While we do not foresee any budget cuts or layoffs, I have placed a temporary moratorium on the creation of new positions and on faculty hires. We will continue to backfill existing staff positions for now, especially since we are still carrying quite a few staff vacancies from our last moratorium.

I know this is not welcome news, but I believe this is the most prudent course given our latest information.

Even as we face a challenging environment, it's worth remembering that we remain very fortunate compared to many in higher education. Public universities have been hit hard by cuts in state support, and other private schools have suffered catastrophic endowment losses. Layoffs, furloughs, and program cancellations have been in the headlines for the past several months. We can take comfort in the fact that we don't face that level of disruption.

Although we aren't "made of money" right now, we are made of strong stuff. We proved that last year, and we will underscore it this year with a continued emphasis on efficiency, effective practices, and patience.


Our efforts continue to be rewarded with good news on the enrollment front.

We welcomed 188 new graduate students this fall, including 3 Fulbright Scholars and 55 international students representing 18 nations.

I'm also pleased to report that the College of Law has welcomed a record-setting class, with the highest overall undergraduate GPA distribution in memory.

In addition, our first-year law students are 40% female, and 32% minority students – contributing essential diversity to our community.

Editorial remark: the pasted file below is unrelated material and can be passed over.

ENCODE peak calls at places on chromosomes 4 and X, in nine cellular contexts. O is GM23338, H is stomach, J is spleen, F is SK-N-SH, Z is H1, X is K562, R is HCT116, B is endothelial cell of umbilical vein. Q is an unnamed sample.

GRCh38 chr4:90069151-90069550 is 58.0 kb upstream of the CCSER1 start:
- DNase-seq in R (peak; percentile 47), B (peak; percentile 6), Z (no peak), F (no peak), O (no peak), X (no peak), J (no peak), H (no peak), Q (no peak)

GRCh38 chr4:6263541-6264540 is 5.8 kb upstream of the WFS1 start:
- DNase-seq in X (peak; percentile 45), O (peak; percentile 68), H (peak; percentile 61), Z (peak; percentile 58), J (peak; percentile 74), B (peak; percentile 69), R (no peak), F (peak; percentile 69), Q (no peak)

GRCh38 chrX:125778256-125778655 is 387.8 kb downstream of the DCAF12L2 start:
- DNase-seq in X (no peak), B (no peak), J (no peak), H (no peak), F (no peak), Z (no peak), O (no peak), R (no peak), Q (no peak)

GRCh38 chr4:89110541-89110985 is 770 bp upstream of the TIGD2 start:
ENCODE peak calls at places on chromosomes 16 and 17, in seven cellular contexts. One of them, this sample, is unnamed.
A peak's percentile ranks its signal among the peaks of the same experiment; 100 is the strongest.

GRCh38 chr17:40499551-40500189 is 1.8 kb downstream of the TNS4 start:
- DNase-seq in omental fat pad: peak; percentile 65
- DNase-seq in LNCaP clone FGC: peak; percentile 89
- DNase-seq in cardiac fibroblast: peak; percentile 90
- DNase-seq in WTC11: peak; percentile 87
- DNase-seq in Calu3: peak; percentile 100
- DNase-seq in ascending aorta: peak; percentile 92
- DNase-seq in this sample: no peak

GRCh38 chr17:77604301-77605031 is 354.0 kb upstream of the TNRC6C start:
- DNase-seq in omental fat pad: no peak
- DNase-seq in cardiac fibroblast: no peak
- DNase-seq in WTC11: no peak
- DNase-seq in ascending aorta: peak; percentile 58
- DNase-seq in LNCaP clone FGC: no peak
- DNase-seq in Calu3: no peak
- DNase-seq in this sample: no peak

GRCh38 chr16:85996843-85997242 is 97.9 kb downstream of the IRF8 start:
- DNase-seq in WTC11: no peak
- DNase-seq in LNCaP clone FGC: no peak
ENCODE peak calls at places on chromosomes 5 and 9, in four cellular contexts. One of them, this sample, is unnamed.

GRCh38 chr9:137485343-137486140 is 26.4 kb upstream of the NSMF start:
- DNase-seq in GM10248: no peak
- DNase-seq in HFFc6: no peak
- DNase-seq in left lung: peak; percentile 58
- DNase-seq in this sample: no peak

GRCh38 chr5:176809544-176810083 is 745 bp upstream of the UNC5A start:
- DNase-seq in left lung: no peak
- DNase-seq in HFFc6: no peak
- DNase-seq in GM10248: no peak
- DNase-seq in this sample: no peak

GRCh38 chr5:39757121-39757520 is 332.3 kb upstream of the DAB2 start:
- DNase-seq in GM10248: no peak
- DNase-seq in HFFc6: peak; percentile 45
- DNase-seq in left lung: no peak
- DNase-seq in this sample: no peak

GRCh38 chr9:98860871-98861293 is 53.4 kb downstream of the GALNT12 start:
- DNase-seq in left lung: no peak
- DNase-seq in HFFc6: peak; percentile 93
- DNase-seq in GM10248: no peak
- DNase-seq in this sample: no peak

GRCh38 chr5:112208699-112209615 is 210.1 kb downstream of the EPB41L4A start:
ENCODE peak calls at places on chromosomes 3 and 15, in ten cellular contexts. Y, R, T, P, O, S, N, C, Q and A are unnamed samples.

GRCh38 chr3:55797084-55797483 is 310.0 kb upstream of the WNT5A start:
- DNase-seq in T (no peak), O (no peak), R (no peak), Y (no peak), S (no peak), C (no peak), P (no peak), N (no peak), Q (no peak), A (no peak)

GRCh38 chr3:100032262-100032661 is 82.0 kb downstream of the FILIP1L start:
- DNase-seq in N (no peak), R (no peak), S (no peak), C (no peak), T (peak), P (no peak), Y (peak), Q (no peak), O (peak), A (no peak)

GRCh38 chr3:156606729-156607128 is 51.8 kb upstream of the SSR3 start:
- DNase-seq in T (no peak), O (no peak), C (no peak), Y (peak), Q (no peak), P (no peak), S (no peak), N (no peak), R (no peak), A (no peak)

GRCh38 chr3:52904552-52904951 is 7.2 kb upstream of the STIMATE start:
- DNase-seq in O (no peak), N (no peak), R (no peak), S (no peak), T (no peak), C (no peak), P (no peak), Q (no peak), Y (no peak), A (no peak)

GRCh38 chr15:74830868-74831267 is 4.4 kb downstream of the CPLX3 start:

The middle 50% of our incoming law students scored between 152 and 158 on the LSAT, continuing the excellent trend of improvement that we have seen over the past 10 years.

In 2000, the middle half of our class, that is, excluding the top quarter and the bottom quarter, scored between 143 and 152. You can see how those scores have steadily improved year over year, until 152 now represents the 25th percentile of test scores, with our middle half scoring above that, up to 158.

Congratulations to Dean Janet Levit and her hard-working team on this continued improvement and on a stellar recruiting year.

At the undergraduate level, we enrolled 674 new freshmen, with a strong average ACT of 29, up one point from last year. 74% of these students graduated in the top 10% of their high school classes, which again is up 5% from last year. We were quite selective this year, admitting only 39% of applicants, down 5% from last year.